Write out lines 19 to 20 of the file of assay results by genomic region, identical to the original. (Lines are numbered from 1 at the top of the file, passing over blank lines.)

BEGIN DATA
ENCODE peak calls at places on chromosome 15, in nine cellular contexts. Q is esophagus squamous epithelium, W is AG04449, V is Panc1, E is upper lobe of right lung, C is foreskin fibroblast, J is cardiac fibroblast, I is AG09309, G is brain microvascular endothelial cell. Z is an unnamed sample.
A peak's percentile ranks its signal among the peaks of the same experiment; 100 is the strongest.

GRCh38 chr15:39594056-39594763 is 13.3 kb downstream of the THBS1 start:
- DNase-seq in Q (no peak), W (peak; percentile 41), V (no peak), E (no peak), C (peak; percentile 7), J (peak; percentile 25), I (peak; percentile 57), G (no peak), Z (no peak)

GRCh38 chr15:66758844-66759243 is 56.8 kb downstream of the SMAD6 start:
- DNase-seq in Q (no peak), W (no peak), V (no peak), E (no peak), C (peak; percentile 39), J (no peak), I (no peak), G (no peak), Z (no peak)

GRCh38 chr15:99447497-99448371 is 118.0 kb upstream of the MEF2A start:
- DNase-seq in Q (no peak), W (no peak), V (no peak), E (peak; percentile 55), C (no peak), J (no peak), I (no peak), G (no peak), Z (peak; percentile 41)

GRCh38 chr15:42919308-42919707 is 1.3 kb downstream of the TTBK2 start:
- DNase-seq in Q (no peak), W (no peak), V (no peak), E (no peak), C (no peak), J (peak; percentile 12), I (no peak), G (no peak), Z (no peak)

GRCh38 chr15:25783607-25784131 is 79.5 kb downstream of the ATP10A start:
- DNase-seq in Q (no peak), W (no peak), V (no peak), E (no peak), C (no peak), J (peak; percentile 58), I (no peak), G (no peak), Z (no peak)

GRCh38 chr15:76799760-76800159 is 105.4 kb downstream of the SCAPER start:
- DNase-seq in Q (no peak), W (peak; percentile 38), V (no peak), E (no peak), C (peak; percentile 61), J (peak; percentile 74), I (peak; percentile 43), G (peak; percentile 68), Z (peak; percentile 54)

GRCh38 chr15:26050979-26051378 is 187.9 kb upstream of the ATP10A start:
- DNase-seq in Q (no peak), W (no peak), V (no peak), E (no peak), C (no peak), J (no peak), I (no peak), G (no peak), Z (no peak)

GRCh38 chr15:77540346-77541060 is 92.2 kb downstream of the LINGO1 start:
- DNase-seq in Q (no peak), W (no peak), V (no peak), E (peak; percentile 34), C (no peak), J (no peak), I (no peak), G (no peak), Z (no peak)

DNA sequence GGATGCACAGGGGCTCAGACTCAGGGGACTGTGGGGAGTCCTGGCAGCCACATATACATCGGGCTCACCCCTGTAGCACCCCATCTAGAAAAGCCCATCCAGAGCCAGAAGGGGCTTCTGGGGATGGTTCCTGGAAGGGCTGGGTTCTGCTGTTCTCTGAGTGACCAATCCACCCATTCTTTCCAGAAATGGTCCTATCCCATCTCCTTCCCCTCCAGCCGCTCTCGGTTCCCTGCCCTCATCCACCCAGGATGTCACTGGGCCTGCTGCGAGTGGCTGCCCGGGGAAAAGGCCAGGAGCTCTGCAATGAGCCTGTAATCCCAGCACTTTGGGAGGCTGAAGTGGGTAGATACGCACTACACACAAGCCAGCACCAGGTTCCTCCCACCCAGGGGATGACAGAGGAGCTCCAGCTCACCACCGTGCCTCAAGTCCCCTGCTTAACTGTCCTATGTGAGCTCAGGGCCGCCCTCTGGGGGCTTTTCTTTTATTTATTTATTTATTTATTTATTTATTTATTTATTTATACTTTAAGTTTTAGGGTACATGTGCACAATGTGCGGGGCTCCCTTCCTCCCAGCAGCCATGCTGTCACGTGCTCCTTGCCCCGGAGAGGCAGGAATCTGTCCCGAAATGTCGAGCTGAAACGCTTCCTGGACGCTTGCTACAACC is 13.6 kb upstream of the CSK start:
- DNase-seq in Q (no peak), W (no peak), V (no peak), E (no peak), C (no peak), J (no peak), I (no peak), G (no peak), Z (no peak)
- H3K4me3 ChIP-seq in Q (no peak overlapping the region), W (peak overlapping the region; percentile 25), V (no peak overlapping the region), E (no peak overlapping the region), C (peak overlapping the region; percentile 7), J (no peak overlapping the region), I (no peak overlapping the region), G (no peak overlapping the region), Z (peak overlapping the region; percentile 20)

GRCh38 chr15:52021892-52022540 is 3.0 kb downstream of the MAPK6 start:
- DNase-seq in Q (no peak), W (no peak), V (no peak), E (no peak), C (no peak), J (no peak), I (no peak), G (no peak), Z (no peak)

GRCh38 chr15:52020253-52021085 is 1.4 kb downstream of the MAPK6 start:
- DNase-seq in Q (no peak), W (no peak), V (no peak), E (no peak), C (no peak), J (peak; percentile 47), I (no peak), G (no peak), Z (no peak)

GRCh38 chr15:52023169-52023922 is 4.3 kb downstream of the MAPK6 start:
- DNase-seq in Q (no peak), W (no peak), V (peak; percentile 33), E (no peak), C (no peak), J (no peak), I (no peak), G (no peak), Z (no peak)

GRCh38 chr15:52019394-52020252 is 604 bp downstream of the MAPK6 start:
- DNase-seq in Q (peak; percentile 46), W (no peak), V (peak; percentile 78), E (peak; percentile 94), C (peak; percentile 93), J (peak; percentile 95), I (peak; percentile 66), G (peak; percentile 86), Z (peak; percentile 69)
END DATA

DNA sequence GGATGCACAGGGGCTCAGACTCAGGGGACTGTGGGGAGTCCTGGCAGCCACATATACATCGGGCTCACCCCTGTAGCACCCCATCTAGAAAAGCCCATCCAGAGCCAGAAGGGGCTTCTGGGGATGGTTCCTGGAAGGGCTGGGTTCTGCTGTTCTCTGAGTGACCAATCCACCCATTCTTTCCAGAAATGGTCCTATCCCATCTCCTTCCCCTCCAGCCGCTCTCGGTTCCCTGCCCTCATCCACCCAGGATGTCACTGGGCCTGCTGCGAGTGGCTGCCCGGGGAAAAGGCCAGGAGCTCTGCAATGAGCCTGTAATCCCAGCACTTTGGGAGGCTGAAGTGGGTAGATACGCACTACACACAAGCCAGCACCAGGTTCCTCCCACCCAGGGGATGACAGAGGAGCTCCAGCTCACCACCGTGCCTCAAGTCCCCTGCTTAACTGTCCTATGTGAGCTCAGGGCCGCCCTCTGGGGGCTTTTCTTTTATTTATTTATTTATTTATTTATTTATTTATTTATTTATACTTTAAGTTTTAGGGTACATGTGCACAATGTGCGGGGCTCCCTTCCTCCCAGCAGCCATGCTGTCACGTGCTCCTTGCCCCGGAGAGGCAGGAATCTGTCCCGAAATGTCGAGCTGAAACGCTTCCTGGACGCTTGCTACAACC is 13.6 kb upstream of the CSK start:
- DNase-seq in Q (no peak), W (no peak), V (no peak), E (no peak), C (no peak), J (no peak), I (no peak), G (no peak), Z (no peak)